Over the next few months, we’ll be covering the opening of Public Greens, Indianapolis restaurateur Martha Hoover’s second location of her hit healthy café. We’ll follow Hoover as she navigates every part of the opening process of a restaurant, from picking a location to marketing. Today, she discusses why she decided to give Public Greens a social mission and how having a non-profit component to your restaurant works on the back end.
“One of our company’s guiding principles has always been a significant commitment to our community. As the company has gotten more stable and profitable, we’ve been able to make bigger and bigger commitments to the community. At first, we were giving gift certificates to school auctions and sponsoring all these different events. But I soon realized that at the end of every year, we would look backward to see where our money went, and the impact wasn’t as great as I wanted it to be. We were giving out good chunks of money, and we work hard to be able to do that. But there were three issues with our approach. First: we were giving money to organizations that didn’t really have an impact on our customers. Our customers were happy we were giving money, but they didn’t connect with how we were giving money. Number two: I signed all the checks, and I got all the credit, and that was remarkably unfair. The staff was working really hard, and they weren’t connected with where we were giving the money or getting the credit they deserved. Third: I didn’t have any control over where the money was going.
Around the same time, I was becoming acutely aware of the needs in our community regarding lack of food access. We have so many kids in Indianapolis who are hungry to no fault of their own, and I thought we could really make an impact there.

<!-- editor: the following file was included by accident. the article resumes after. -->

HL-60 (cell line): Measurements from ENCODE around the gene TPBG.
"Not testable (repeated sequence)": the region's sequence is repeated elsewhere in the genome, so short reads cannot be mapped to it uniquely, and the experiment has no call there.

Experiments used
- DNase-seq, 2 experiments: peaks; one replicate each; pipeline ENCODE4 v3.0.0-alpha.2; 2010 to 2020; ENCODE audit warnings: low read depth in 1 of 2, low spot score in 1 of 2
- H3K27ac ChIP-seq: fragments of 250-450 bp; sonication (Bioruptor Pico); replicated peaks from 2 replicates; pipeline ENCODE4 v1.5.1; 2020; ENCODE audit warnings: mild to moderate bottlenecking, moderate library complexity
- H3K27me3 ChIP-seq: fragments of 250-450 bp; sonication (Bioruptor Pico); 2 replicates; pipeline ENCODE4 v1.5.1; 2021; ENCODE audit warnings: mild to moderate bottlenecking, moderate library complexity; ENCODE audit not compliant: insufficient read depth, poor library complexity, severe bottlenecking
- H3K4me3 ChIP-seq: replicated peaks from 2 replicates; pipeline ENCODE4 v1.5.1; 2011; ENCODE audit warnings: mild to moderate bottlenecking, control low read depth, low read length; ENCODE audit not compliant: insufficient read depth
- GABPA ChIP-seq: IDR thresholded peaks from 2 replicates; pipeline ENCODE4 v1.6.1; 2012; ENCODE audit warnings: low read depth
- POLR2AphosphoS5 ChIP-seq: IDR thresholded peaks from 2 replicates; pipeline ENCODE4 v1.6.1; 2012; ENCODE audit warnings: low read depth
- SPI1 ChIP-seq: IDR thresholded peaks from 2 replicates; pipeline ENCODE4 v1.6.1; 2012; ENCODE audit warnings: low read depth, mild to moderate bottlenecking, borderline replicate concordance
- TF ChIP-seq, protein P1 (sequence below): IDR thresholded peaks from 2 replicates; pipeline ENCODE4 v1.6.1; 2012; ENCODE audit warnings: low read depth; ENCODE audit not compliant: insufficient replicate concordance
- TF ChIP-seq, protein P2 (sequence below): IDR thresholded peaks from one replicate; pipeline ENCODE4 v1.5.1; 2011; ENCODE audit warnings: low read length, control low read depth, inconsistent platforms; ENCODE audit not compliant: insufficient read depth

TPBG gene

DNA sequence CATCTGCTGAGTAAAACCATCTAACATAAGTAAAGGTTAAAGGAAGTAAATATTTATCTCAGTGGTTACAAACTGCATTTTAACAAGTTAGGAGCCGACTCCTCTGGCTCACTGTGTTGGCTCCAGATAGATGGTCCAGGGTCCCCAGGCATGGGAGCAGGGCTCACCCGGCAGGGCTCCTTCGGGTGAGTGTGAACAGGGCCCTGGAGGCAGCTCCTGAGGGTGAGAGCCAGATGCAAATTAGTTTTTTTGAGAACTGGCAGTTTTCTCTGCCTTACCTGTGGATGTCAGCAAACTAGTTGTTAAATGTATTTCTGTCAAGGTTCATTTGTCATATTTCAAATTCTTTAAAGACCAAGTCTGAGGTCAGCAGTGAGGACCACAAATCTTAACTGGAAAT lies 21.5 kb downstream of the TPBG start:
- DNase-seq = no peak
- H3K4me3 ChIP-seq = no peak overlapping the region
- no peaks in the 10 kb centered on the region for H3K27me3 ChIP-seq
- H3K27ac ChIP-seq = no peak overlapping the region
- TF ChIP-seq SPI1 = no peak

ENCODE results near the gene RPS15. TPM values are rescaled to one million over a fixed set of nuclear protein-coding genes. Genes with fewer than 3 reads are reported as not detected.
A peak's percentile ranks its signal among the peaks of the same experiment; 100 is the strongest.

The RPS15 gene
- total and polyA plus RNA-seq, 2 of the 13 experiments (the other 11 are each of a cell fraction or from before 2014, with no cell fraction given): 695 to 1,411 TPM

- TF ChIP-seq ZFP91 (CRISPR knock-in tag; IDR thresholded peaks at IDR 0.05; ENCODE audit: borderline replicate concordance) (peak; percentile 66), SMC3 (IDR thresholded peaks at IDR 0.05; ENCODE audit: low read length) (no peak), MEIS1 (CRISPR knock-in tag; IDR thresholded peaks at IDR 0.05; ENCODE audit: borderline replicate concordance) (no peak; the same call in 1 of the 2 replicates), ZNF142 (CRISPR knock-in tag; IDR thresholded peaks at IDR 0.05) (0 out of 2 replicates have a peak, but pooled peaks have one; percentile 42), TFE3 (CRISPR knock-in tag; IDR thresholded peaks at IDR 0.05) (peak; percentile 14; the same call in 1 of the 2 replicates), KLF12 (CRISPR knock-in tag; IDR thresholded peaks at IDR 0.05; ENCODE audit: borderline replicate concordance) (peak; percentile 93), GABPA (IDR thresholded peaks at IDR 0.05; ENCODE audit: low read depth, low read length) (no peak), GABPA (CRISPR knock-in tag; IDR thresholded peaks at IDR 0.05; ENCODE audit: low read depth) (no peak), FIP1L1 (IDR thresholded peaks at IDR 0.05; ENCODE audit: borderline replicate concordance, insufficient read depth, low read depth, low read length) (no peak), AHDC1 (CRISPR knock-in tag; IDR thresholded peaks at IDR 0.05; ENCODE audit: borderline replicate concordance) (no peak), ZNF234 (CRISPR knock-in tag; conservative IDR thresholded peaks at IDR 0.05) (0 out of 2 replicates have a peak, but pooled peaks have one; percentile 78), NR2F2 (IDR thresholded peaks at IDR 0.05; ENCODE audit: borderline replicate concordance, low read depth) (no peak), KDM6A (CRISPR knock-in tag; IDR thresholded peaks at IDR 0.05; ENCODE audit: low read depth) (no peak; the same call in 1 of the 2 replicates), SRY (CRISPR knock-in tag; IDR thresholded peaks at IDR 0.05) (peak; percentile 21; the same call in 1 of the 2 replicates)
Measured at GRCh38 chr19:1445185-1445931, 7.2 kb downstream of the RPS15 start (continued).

So we created The Patachou Foundation, with the goal of making an immediate impact on feeding the children of the community. We didn’t wait until we had raised a million dollars or had a brick and mortar office — the minute we started, we started feeding children.
I knew when I first opened Public Greens that I wanted that original location to donate all of the profits to the Patachou Foundation. The whole mission of Public Greens is serving affordable, nutritious food, so it seemed obvious and necessary that we needed to be making sure children could have access to that same food, too.
For this new location of Public Greens, we will be donating a percentage of the profits to the Patachou Foundation — we simply can’t afford to donate all the profits, but we can still make an impact. We still want to be able to tell our customers: part of you supporting Public Greens means you are also supporting the community. We have determined the percentage amount to be between five and ten percent, depending on the profits we see and what our accountant recommends at the end of the calendar year.
For any new restaurant looking to have a social mission, it’s important, first and foremost, for the business to be sustainable and profitable. You can’t give away money that you don’t have. My second biggest piece of advice would be to avoid giving away money in a scattershot manner — you can never make any deep impact if you give away money that way. Choose one issue that matters to you and your staff and go deep on it. If your staff is invested in a social issue, they will actively want to contribute to the success of your organization.
Other than that, there’s nothing that should hold anyone back from giving his or her restaurant a social purpose. Our non-profit component has become part of our business model now. And people see great value in it because not only does this issue matter to the community, but it matters to customers, and it matters to staff. I think it’s just good business.”